Gov. Neil Abercrombie has asked the Public Land Development Corporation (PLDC) Board of Directors to temporarily defer action on pending rules while public concerns about the agency are fully considered and addressed.
Additionally, the governor directed the state Department of Land and Natural Resources (DLNR), to which the PLDC is administratively attached, to facilitate meetings with stakeholders.
“I have asked the PLDC board to postpone any meeting dates and adoptive actions until those concerns are fully taken into consideration,” Abercrombie said. “I do not want the potential for the PLDC to accomplish public good to be lost because of a failure to account for reservations about either the process or the outcome. I have asked DLNR Chairperson William Aila to meet with stakeholders to address the PLDC’s administrative rules and the rule-making process before moving forward.”
The meetings conducted by Aila will be done with full accountability and transparency, and with the understanding that if public concerns cannot be adequately addressed, then a legislative process may be appropriate.
“We will do our best to alleviate public concerns; however, the PLDC is the creation of the Legislature and lawmakers will ultimately be the ones to decide its future,” Abercrombie said.
Established in 2011 by the Hawaii State Legislature, the PLDC’s purpose is to create and facilitate partnerships between state and county agencies, businesses, non-profits, and community groups to improve Hawaii’s communities, create jobs and expand public benefit through stewardship and responsible use of land resources.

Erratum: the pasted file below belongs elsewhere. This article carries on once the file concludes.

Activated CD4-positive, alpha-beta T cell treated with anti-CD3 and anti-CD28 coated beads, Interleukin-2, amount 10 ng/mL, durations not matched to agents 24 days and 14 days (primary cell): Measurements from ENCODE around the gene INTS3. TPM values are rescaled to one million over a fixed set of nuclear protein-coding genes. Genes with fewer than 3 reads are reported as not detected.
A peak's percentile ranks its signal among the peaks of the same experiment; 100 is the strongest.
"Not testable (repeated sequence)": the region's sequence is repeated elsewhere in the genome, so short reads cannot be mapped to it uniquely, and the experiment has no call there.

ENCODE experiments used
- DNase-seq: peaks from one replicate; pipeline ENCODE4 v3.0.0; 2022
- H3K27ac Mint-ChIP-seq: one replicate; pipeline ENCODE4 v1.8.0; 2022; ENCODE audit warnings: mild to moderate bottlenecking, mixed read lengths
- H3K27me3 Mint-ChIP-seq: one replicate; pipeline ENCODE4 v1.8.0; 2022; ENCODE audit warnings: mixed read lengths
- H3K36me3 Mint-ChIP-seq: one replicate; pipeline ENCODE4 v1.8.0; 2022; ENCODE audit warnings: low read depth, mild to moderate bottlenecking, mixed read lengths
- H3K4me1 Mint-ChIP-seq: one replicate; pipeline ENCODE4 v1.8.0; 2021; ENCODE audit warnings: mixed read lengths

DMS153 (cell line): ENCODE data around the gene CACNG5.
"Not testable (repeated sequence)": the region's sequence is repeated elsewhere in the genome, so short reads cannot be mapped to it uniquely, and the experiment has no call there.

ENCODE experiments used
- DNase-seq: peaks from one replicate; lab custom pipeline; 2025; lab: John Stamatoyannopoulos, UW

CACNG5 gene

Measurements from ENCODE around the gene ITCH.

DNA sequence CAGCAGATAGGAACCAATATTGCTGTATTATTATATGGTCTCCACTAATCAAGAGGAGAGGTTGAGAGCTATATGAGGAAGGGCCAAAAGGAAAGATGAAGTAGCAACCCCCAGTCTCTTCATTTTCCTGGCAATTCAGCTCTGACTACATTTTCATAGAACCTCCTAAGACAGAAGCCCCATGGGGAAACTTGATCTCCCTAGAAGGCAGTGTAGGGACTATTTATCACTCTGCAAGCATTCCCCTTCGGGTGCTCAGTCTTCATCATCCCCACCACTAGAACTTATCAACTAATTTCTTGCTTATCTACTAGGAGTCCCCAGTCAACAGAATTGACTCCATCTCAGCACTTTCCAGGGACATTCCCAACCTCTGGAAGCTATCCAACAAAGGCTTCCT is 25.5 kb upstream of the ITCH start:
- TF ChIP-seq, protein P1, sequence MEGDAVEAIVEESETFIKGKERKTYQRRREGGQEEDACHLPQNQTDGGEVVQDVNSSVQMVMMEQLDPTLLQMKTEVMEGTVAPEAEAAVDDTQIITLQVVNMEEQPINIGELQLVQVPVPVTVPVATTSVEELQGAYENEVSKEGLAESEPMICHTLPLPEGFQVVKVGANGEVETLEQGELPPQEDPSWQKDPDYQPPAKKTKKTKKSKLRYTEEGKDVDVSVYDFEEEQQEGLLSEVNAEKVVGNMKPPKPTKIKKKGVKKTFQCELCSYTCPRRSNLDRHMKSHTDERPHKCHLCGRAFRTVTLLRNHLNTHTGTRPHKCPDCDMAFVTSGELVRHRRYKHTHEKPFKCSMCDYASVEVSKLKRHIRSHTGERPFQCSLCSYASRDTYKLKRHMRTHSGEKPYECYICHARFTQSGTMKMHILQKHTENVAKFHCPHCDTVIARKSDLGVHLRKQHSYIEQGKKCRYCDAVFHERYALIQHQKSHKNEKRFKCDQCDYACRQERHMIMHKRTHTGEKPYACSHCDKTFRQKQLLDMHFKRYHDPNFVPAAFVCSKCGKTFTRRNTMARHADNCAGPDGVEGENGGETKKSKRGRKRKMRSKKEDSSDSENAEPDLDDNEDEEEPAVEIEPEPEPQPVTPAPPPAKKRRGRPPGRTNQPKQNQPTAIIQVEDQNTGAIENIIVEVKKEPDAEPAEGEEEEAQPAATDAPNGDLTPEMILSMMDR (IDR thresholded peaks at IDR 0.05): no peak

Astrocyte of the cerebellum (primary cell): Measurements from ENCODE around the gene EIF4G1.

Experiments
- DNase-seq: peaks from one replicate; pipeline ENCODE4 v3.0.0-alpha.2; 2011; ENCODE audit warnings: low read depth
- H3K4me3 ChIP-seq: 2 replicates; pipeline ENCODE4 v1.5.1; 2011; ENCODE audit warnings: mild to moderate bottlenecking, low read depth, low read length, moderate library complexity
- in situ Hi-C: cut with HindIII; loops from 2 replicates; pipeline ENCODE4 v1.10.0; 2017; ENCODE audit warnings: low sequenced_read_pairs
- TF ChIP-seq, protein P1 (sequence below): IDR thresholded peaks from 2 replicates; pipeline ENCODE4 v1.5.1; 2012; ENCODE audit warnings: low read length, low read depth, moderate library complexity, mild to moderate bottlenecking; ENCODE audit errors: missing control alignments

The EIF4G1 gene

Currently, the PLDC is completing a public review process, mandated by law, to formulate its administrative rules. Last summer, the PLDC conducted statewide public hearings on draft rules and encountered concerns from the public and community groups that followed the initial passage of the law.
The PLDC staff worked with legislative proponents to complete a strategic plan to better define its scope, dispel myths and facilitate continued review of its draft rules.
The PLDC has also proposed amendments to its draft rules based on public input and held an additional public hearing Nov. 13 to provide further opportunity for public comment.
“It is the responsibility of PLDC staff to follow through with the public commentary process, and personal attacks which have characterized some of the testimony are, in my opinion, misdirected and unproductive,” Abercrombie said. “We’ve heard the concerns and now need to focus on productive dialogue with stakeholders before proceeding.
“The PLDC has the potential to support new schools, recreational facilities and operations by using public lands for public purposes that otherwise may not have had sufficient funding. We will continue to work closely with the Legislature and all interested parties involved to do what is best for the people of Hawaii.”
PUBLIC LAND DEVELOPMENT CORPORATION
What is the PLDC?
Established in 2011 by the Hawaii State Legislature, the PLDC is a state entity whose purpose is to create and facilitate partnerships between state and county agencies, businesses, non-profits, and community groups to improve Hawaii’s communities, create jobs and expand public benefit through stewardship and responsible use of land resources. Ultimately, the PLDC seeks to make Hawaii’s lands better for Hawaii’s people.
The PLDC’s creation is based, in part, on empowering the “keep it local” vision. Currently, there are already individuals and groups with projects working toward this goal. Although still in the visioning phase, potential projects may also focus on improvements to 21st Century Schools and state parks and harbors.
Do PLDC projects need to adhere to existing environmental, historic and other federal, state or county laws?